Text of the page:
Little was done — or could be done — in those days to discipline errant borrowers, although Khasnobis points out that many well-meaning promoters, too, became victims of external factors such as technology changes in their industries. In what was then a deficit economy, where even government agencies defaulted on their payment obligations (the public sector was the biggest buyer in many industries), recovery norms were not religiously enforced, and the legal system “was not conducive to taking action against defaulters,” he adds. Lending institutions typically had no more than a couple of nominee directors on their borrower companies’ boards, and government norms all but prevented them from taking equity positions on them. “The banks and financial institutions performed the role of venture capitalists, but they got the downside without the upside of the venture capital model,” says Khasnobis.

Some inefficiencies of that old order persist, allowing investors chasing distressed assets to profit from them. “Banks look at the past, while investors look at the future,” says Subodh Gupta, associate director at Motilal Oswal Investment Advisors, a Mumbai-based firm that advises both troubled companies and investors in distressed assets. He talks of how red tape stalled matters in a recent case where a public sector bank wanted to get rid of a delinquent loan it had made to an unidentified company in southern India. Gupta’s client — an investor fixated on the upside potential for the company — made his proposal last September, but the bank took six months to sign off on the debt. “We knew the company would turn profitable,” says Gupta. “Each quarter, as the company posted improved results, we worried that the bank would reverse the deal. But that didn’t happen; it’s not the bank’s job to take bets on the future.”

Regulatory Lubrication for Purging Delinquency

Non-performing loans at India’s banks had reached alarming levels of more than 15% by the early 1990s. A 1992 piece of legislation made way for debt recovery tribunals for faster dispensation of delinquent cases. But was more time before policy makers took steps to create supporting institutional mechanisms. That came in 1997, when the government-appointed Narisimham Committee made the first serious attempt towards tackling non-performing assets at banks by recommending the creation of “asset recovery funds.” The most important legislative move came a little over four years ago with the Sarfesi Act.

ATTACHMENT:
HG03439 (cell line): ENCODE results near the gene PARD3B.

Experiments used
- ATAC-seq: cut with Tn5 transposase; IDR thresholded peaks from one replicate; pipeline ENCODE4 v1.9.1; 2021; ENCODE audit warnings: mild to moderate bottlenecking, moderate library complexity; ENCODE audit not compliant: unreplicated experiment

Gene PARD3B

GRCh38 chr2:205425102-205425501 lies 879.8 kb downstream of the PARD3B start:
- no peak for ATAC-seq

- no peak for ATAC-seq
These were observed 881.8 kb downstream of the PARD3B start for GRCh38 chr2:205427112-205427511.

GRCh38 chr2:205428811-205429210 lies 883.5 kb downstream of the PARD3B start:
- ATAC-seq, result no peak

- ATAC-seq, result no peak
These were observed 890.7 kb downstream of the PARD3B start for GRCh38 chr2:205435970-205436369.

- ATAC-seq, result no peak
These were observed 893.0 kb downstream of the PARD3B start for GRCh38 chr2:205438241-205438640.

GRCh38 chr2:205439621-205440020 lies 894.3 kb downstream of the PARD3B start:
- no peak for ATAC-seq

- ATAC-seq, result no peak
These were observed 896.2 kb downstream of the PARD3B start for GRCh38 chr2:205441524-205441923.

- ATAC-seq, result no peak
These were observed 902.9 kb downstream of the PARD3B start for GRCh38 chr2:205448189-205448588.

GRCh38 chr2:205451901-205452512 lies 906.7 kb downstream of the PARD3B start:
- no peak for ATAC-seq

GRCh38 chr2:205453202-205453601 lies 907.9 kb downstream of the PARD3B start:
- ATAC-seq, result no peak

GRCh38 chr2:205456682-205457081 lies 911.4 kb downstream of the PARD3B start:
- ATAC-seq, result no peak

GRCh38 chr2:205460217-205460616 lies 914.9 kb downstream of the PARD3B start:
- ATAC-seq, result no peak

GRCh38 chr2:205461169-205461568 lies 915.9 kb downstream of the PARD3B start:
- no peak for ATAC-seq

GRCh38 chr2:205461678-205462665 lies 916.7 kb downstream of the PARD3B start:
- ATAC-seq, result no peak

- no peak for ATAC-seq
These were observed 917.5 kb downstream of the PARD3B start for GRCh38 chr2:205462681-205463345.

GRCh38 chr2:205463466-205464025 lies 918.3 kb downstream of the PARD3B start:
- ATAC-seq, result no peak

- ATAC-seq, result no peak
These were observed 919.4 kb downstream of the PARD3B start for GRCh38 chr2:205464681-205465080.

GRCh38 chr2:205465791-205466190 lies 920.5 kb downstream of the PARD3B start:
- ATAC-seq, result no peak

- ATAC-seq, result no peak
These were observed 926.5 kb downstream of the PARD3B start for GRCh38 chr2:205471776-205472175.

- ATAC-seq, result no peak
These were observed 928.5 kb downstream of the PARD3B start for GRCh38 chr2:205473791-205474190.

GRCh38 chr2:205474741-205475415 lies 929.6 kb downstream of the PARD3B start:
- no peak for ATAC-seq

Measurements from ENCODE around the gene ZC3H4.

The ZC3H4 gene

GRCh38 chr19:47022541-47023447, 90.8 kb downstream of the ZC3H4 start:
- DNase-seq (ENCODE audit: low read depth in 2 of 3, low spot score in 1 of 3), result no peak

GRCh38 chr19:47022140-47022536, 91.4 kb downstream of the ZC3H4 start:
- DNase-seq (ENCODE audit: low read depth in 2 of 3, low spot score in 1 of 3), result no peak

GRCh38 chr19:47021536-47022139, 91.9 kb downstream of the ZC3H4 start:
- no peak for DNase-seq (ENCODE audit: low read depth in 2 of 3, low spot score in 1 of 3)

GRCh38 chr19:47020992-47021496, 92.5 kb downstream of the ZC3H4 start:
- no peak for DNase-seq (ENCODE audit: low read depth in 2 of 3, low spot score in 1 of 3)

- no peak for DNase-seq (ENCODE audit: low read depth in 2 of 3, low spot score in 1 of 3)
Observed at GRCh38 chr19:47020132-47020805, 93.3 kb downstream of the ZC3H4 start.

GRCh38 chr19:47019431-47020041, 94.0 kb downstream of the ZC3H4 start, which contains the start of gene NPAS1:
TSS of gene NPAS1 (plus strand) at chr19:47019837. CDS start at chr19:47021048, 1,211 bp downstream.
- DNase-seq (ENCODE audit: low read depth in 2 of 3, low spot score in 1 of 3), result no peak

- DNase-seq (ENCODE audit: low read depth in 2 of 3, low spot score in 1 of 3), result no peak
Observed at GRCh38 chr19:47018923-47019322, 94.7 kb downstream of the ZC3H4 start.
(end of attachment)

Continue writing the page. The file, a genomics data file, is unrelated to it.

Nair recalls how the U.S. junk bond markets took off in the 1980s with a rash of deals, and says the Indian market, too, will see a lot of activity in the initial years. “After this phase, it just becomes a function of business cycles,” he says. He expects the supply of distressed assets to stay at high levels in the next there years, but “ten years down the line, you won’t have such an irony of a booming economy combined with [large] distressed asset investing opportunities.”

Another limiting factor for foreign investors is the 49% cap on their investments, with sub-caps of 10% on individual investment entities. “The problem is that for these kinds of [distressed asset] deals, it becomes very important to have control,” he says. “Until this control issue is sorted out, foreign investors will be very selective on the kind of deals they do.”

Nair says the growth of India’s distressed assets market “will be much stronger if you allow for a liquid junk bond market.” Altman adds that foreign investors have to see demonstrable evidence that there are good profits to be made. He says liberalizing regulations to allow more foreign investors is vital because the increased competition would help owners of distressed assets get higher prices. “One way of getting people to come is to at least give the impression that high rates of return can be earned on these purchases,” he says. “But at the same time, you must try to promote transparency so that the number of investors would increase.”

Investors like Chachra are in a hurry and use their knowledge of the local markets as their information arbitrage opportunity. A veteran at the game, he has done deals in Latin America, in Korea during the Southeast Asian crisis of the 1990s and in the Philippines, besides the U.S. He shuns entire portfolios and prefers investing in single assets “because you know exactly what you are getting.” The time window for the most attractive deals in India is quite small, he says. “The opportunity will be [gone] by next year; investors like me will eat it all up.”